"When Under Your Wing Smells Like Armpit"

Shannon Murphy with NYAC co-led a webinar with our Network Steering Committee member Ernesto Dominguez, Youth Technology Specialist at Cascade AIDS Project. The innovative webinar explored definitions, key themes and practical applications of a strong youth/adult partnership model. The aptly-named webinar title  “Building Effective Youth/Adult Partnerships” discussed just that with the idea that an idea of being taken under the wings of adults may not be the best model for youth/adult partnerships (hence “When Under Your Wing Smells Like Armpit”.)

Ladder Model of Young People Involvement: Ernesto presented this model for the levels of how young people are involved and have authority.

Rung 8: Youth and Adults share decision-making (Each party has opportunity to make decisions, and have full contribution rather than adults guiding youth or allowing youth to assist.)

Rung 7: Young people lead and initiate action

Rung 6: Adult-initiated, shared decisions with young people

Rung 5: Young people consulted and informed

Rung 4: Young people are assigned and informed

Rung 3: Young people are tokenized (not actually involved)

Rung 2: Young people are decorations (not actually involved)

Rung 1: Young people are manipulated (not actually involved)

Ways to utilize and empower young people

Event planning, outreach and promotion, peer recruitment and collaborating with other youth and program implementation.

What NOT to do

Bad task decision, making youth “seen and not heard”, tokenism, include only one youth (youth feels isolated and singled out), have week roles defined, talking down to young people

What TO do

Be open, don’t make assumptions, provide meaningful opportunities participation, be honest/realistic about expectations, develop relationships, offer support, make the project fulfilling/interesting, allow youth to speak.

Components of a successful model

  • Clear goals and objectives
  • Shared decisions
  • selective-not everyone is right for every role. Helping youth find their place in the partnership
  • Opportunities for development
  • Different learning and communication styles
  • Shared values

Published by Emilia Dunham, MPP, MBA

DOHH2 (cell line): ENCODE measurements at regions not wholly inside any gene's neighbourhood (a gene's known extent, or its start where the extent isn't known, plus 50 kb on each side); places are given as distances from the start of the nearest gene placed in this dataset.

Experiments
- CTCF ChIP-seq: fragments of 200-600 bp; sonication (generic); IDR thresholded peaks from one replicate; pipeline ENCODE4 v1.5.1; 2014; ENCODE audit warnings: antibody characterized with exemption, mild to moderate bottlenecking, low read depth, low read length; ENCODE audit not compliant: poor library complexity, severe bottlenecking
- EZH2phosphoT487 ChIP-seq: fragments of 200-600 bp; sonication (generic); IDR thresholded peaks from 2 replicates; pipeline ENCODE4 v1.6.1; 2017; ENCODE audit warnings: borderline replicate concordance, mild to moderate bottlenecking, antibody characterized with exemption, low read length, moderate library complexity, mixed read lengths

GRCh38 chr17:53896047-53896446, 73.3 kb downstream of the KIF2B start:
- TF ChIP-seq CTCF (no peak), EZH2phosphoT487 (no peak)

Emilia Dunham is currently a Project Manager at MassHealth/Department of Public Health, and formerly the Project Manager of the Life Skills project at The Fenway Institute, an HIV intervention study for young transgender women. Emilia worked at Fenway for 7 years, first as a Quality Control and Regulatory Assistant mainly involved with biomedical HIV prevention trials, before serving as the Program Associate for The Network for LGBT Health Equity, a network instrumental in many national LGBT health policy improvements. She is also involved with the Massachusetts Transgender Political Coalition, serving as a Steering Committee member and the Policy Committee Co-Chair, an organization largely responsible for the recent passage of the Trans Rights Bill. Additionally she serves as a member of the Massachusetts Commission on Gay, Lesbian, Bisexual and Transgender Youth, Co-Chair of the Recommendations Committee. Emilia received a Bachelor’s degree from Northeastern University. There she served as President of the LGBTQ student group where she planned programs such as Pride Week, Transgender Day of Remembrance, and AIDS Week. In addition, she advocated for LGBTQ inclusive policies and programming on campus such as a Gender Neutral Housing program, an LGBTQ Center and the expansion of Women’s Studies to Women, Gender and Sexuality Studies. Emilia recently earned a Master of Public Policy and Master of Business Administration in health policy and management from the Brandeis Heller School School for Social Policy and Management.

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